Of the vaccines studied, only ten included product information that suggested use during pregnancy: one from Australia, one from Canada, one from East Asia, and the remaining seven were from European Union countries. Of those, there was a wide variety of information regarding safety data for pregnancy. One vaccine’s information read that influenza vaccines can be used throughout pregnancy. Seven stated that inactivated influenza vaccines can be used throughout all stages of pregnancy and that safety data hasn’t shown any adverse events that could be attributed to the vaccine in pregnant women or their fetuses. Adding to the inconsistency, product information from another vaccine recommended influenza vaccine ‘‘to pregnant women who will be in the second or third trimester during the influenza season, including those in the first trimester at the time of vaccination” and further indicated that the vaccine has not been evaluated in pregnant women.
Of the rest of the vaccines’ product information studied, 20 used language that suggested that official recommendations should be considered when it comes to pregnant women use. Another 48 of the vaccines had product information with language suggesting that users consult a health care provider to determine whether the vaccine should be administered during pregnancy. More than a quarter of the vaccines came with information suggesting use ‘‘if clearly needed” without further explanation of ‘‘clearly needed.” Two vaccines contained information recommending that a healthcare provider assess the situation and also noted that people at increased risk should receive the vaccine at any stage of pregnancy.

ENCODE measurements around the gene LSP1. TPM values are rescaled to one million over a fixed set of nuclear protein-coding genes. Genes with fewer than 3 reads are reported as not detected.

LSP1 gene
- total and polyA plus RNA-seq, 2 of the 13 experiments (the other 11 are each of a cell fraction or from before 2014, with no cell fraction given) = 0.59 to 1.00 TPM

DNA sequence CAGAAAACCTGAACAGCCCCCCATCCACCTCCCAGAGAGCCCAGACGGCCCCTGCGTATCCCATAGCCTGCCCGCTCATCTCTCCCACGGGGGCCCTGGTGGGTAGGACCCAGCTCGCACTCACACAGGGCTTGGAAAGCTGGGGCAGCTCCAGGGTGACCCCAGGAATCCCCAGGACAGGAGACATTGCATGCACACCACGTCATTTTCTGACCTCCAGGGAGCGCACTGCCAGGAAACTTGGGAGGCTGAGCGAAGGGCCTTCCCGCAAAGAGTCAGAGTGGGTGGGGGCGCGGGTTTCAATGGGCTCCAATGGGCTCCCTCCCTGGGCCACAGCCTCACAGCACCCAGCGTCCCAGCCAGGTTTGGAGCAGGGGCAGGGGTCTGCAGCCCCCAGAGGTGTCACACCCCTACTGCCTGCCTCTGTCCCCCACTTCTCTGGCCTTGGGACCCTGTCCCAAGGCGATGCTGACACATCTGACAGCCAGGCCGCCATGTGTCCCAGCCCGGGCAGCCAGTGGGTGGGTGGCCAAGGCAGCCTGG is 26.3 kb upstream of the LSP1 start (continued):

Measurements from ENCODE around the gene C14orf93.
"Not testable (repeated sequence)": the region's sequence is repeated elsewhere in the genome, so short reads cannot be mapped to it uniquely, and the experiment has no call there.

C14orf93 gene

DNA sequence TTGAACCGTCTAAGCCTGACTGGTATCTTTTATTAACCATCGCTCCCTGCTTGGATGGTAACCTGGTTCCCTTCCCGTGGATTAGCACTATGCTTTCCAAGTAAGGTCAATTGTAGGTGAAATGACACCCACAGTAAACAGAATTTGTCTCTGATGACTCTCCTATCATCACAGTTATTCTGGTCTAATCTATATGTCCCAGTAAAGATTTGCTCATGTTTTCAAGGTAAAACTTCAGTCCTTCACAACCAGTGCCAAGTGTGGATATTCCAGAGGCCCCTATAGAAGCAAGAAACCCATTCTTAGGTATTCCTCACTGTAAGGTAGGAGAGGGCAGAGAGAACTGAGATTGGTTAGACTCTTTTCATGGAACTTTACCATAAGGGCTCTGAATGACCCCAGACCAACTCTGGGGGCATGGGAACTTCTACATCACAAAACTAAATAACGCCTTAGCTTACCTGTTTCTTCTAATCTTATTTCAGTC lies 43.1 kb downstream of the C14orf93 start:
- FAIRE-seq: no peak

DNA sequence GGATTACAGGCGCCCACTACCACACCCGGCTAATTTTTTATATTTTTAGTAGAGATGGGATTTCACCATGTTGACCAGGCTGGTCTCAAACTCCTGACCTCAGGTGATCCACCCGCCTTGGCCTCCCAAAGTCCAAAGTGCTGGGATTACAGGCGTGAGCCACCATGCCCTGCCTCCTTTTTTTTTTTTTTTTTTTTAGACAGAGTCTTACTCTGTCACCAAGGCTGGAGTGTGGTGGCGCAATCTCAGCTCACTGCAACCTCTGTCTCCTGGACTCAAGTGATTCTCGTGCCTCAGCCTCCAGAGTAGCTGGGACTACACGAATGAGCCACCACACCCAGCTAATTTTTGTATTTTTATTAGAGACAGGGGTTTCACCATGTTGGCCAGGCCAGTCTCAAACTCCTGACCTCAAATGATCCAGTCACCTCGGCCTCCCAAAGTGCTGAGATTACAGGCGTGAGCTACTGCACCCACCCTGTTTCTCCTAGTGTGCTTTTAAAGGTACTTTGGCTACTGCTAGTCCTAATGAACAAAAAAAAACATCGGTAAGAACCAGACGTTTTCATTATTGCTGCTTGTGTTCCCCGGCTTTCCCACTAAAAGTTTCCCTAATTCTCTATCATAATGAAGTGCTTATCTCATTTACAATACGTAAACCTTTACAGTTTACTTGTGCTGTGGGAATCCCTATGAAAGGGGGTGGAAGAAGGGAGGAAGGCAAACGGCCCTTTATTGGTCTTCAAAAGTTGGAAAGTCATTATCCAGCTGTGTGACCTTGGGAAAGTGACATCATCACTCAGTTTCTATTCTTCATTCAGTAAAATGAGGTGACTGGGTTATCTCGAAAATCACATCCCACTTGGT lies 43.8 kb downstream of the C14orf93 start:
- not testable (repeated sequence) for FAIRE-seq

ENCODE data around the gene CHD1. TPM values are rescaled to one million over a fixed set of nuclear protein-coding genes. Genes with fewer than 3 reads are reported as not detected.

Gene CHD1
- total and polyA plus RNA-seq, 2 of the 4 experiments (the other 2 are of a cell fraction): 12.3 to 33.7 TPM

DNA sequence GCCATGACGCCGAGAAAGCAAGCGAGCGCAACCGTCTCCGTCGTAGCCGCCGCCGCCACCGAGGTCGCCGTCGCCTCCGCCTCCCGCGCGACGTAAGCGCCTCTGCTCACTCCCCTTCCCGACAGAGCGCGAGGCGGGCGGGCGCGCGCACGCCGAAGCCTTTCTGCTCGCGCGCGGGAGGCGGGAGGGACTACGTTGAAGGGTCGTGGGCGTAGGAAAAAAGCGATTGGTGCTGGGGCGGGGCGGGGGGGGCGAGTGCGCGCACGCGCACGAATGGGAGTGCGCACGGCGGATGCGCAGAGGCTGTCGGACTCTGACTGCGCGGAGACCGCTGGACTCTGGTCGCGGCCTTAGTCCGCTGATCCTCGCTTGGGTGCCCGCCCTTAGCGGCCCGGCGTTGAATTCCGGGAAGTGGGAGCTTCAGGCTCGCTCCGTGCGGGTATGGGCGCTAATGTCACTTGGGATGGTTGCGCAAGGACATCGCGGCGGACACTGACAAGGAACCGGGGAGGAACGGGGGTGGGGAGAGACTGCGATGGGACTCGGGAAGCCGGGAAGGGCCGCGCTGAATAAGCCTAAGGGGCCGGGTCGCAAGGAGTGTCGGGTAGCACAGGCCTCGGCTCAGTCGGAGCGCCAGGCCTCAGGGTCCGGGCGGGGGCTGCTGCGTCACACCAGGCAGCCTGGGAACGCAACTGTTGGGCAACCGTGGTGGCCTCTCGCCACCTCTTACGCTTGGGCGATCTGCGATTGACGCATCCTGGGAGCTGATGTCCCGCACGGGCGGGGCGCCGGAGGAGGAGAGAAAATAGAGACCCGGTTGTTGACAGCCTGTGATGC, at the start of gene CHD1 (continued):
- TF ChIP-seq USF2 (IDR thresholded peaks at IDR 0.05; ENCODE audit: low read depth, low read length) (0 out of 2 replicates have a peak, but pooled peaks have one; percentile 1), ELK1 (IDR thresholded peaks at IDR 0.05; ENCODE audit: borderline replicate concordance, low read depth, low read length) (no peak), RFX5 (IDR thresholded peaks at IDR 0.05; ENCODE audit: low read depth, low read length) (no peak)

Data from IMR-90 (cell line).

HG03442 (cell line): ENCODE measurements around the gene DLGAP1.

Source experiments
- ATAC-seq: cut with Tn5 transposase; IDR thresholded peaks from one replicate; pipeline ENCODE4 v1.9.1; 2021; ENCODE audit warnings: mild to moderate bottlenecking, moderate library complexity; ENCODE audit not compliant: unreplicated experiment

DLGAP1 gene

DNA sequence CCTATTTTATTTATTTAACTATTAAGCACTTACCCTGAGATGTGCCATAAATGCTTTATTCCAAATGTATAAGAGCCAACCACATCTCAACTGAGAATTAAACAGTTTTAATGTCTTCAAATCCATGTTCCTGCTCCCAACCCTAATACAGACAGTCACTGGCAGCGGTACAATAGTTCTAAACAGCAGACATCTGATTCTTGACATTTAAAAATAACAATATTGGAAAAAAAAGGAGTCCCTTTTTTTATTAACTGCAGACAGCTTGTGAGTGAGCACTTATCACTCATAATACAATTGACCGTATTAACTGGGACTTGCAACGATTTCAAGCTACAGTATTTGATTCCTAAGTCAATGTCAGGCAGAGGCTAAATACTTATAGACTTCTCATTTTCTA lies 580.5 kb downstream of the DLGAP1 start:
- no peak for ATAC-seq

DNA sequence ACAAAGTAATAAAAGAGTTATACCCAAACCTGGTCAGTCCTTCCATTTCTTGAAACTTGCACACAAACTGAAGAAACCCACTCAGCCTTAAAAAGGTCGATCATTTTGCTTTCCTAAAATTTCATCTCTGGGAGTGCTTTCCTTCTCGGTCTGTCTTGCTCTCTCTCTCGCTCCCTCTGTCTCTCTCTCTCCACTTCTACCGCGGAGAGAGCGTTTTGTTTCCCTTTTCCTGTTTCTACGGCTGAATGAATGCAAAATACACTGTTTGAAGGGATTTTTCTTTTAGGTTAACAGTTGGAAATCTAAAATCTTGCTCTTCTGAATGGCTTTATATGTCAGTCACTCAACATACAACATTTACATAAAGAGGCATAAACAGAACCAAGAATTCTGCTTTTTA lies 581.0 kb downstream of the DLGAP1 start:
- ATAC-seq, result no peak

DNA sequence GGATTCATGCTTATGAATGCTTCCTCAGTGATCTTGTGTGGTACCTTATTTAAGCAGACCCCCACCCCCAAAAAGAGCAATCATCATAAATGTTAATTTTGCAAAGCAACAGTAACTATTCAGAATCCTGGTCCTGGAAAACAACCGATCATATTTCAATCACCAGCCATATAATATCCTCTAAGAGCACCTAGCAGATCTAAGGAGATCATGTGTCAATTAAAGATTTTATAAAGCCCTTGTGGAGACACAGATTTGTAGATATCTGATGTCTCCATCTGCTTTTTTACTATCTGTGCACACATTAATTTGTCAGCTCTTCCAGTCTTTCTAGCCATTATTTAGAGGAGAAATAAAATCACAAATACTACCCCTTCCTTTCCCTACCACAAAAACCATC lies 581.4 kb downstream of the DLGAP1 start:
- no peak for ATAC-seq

“Despite the favorable risk-benefit profile for influenza vaccination of pregnant and lactating women recommended by WHO, many governments, obstetricians, and expert groups, product information for some vaccines limit or even contraindicate the use of influenza vaccines in pregnant women,” write the study’s authors. “Further studies are indicated to determine the factors that contribute to low immunization coverage rates in pregnant women, including understanding by healthcare providers of the benefits to the mother, the developing fetus, and the infant in the first few months after birth. The evidence resulting from such studies could help inform and optimize educational interventions targeting health care workers recommending or giving influenza vaccines to pregnant women.”
The CDC recommends
that pregnant women, at any stage of pregnancy, receive a flu shot to protect themselves as well as their babies from infection. The flu shot has not been shown to cause harm to pregnant women or their babies. According to the CDC, possible side effects can include:
- Soreness, redness, and/or swelling from the shot
- Muscle aches
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